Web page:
For a given $q\in (0,1]$, define the $l_q$-ball as $$\mathbb{B}_q(R_q)\mathrel{:=}\left\{\theta\in\mathbb{R}^d\,\middle\vert\,\sum_{j=1}^d \lvert\theta_j\rvert^q\leq R_q \right\}. $$ For a given integer $s\in\{1,2,\dotsc,d\}$, the best $s$-term approximation to a vector $\theta^*\in\mathbb{R}^d$ is defined as $$\Pi_s(\theta^*)\mathrel{:=}\arg\min_{\|\theta\|_0\leq s} \|\theta-\theta^*\|_2^2.$$ Show that the best $s$-term approximation satisfies $$\|\Pi_s(\theta^*)-\theta^*\|_2^2\leq(R_q)^{2/q}s^{1-2/q}.$$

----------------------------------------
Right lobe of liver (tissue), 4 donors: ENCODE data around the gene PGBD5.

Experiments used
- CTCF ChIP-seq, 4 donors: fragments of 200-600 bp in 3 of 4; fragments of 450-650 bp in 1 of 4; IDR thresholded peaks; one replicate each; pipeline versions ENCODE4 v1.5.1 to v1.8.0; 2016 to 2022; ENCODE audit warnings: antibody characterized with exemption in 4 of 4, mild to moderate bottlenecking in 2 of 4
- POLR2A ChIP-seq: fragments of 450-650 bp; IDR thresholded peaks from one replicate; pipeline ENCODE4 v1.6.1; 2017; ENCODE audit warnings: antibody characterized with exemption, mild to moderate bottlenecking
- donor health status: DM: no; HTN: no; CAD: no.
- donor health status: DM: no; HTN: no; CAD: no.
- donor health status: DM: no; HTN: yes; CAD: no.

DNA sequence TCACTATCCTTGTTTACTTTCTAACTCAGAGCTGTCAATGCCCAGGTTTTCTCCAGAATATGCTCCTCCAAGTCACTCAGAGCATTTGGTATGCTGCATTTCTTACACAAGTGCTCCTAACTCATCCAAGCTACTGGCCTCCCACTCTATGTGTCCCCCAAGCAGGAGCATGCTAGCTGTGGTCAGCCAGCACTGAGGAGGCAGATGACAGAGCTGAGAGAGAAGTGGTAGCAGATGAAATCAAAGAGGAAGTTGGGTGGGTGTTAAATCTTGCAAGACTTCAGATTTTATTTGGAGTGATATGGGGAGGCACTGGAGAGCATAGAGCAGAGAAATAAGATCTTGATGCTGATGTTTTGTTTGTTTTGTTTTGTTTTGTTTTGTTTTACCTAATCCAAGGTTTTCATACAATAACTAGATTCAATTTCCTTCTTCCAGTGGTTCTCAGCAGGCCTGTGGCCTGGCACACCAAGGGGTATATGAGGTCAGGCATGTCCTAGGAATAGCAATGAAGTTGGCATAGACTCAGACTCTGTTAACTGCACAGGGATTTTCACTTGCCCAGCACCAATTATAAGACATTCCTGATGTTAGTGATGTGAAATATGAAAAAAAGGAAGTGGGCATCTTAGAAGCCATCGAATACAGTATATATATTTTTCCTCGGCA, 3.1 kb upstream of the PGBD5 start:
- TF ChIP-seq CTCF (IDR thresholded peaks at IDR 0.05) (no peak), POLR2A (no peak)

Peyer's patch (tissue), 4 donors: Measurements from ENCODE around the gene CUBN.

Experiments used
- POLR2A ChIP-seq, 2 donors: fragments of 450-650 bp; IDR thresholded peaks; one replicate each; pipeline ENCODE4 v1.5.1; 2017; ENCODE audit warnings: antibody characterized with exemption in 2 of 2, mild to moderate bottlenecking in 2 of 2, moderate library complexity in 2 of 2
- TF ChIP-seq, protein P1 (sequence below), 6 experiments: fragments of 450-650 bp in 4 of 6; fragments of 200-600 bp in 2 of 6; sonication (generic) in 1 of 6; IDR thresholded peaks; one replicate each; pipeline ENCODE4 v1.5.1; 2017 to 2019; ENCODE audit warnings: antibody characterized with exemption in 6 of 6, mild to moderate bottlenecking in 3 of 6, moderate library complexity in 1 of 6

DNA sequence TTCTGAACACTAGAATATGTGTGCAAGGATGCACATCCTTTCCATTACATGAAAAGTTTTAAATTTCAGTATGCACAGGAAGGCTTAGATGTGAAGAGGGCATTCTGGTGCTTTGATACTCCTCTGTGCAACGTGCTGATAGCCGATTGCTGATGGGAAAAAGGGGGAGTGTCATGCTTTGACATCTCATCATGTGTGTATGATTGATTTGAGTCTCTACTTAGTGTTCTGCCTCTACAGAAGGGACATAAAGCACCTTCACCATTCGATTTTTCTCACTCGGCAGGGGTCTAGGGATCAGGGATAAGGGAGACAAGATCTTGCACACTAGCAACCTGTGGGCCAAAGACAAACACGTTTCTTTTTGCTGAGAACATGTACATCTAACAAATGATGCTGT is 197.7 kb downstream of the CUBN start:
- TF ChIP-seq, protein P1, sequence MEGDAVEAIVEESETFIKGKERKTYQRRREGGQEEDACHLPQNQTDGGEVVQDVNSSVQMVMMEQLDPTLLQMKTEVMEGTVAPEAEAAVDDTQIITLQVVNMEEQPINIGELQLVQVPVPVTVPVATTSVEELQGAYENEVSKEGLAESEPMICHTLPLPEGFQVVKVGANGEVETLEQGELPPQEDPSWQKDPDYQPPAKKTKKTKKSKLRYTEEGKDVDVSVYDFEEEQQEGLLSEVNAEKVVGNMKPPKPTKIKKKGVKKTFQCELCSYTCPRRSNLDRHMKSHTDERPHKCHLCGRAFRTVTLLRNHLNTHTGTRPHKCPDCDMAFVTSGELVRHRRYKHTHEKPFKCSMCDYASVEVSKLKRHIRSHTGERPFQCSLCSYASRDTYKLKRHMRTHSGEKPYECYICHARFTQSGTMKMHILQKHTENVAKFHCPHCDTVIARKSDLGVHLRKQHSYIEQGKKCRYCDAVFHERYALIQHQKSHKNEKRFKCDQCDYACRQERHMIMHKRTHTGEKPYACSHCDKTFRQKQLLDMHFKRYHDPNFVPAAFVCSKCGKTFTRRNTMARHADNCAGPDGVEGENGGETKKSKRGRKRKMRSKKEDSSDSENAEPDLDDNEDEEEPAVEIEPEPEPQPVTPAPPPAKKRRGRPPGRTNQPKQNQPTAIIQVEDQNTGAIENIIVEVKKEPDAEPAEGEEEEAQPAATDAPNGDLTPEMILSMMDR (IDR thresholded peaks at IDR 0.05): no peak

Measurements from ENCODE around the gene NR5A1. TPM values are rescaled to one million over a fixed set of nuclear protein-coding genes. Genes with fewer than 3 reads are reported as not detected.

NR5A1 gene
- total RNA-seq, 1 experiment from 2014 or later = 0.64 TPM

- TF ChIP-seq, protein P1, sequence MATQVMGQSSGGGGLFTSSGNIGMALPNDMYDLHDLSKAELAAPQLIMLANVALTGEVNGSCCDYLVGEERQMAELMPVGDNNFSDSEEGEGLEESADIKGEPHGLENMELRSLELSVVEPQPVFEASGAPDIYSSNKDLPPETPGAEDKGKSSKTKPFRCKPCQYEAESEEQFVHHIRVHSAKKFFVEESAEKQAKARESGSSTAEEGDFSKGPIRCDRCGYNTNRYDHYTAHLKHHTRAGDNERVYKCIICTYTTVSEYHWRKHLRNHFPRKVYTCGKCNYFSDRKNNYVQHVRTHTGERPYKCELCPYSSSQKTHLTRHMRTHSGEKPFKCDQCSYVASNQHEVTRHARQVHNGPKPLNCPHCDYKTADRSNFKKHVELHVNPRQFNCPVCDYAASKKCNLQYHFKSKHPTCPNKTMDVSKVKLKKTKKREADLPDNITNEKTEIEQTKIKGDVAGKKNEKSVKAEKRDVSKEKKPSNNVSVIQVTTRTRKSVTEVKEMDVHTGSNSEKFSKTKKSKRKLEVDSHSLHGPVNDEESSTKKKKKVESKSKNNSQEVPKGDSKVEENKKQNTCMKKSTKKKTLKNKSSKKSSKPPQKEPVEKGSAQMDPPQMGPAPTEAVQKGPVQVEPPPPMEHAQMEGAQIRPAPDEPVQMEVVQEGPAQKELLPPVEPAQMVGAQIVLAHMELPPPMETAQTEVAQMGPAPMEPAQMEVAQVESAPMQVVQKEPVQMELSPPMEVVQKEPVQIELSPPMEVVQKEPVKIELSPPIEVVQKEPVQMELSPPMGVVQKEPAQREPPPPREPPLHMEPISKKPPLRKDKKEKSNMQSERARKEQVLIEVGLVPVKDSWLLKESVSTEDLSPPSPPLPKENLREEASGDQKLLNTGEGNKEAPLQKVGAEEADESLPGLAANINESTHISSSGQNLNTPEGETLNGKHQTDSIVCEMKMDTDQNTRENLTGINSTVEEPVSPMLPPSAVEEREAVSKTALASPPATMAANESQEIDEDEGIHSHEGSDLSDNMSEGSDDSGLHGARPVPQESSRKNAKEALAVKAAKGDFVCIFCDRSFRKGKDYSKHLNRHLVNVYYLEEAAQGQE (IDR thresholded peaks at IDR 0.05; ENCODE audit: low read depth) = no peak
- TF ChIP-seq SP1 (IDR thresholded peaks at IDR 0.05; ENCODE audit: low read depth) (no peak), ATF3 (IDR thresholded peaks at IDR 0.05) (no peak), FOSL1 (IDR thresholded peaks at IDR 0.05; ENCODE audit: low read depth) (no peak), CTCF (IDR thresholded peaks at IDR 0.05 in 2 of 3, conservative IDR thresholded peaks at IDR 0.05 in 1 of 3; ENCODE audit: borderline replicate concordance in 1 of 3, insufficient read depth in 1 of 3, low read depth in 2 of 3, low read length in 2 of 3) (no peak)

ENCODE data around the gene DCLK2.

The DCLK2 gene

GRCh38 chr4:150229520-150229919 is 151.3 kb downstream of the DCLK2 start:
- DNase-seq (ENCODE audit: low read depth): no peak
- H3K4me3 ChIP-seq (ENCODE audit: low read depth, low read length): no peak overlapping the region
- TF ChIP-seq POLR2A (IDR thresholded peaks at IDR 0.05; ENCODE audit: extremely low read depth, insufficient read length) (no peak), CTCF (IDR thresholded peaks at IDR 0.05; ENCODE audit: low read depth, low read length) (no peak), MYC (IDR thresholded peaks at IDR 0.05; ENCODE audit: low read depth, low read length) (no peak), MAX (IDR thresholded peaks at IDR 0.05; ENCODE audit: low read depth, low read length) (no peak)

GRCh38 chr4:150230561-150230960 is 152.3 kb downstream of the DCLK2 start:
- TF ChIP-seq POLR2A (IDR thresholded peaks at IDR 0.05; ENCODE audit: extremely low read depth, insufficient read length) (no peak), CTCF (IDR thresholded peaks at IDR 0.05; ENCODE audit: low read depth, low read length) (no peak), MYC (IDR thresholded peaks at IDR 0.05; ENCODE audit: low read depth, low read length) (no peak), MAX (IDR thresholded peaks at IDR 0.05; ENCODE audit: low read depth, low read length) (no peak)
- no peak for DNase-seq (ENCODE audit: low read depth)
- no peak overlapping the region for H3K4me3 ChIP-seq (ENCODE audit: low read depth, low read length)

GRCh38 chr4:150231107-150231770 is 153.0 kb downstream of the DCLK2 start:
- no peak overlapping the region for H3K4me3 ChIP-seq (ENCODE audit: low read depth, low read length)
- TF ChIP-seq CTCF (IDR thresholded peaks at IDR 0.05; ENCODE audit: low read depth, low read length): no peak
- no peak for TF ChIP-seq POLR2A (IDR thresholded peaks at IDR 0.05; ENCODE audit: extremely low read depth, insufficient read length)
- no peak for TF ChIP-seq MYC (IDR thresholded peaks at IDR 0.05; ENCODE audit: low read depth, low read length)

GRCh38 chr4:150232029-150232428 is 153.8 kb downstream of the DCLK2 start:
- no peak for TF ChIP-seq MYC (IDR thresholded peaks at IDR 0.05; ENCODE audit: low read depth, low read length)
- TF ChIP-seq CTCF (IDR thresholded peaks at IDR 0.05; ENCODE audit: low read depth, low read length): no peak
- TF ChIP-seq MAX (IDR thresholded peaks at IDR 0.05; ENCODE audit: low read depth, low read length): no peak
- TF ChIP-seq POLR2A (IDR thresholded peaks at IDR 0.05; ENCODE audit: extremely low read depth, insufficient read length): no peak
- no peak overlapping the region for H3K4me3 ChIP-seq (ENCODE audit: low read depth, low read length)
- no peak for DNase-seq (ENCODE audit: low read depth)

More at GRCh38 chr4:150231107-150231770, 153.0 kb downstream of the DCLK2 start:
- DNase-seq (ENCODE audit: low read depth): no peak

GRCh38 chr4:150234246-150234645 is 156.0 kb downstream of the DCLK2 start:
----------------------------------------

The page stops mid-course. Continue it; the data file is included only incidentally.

I can see that $\Pi_s(\theta^*)$ has a closed-form, which takes the largest absolute value from $\theta^*$ and sets the remaining positions as $0$. I guess it is useful to consider the fact that for $0<p<q$, $\|x\|_p\geq \|x\|_q$. But I can only get $(R_q/s)^{2/q}(d-s)^{2/q}$, not $s(R_q/s)^{2/q}$ as in the conclusion.

mayfind more luck getting a response on maths.stackexchange.com. Questions on exercises from textbooks are probably best there. I just asked such a question myself and got a response quickly! :-) $\endgroup$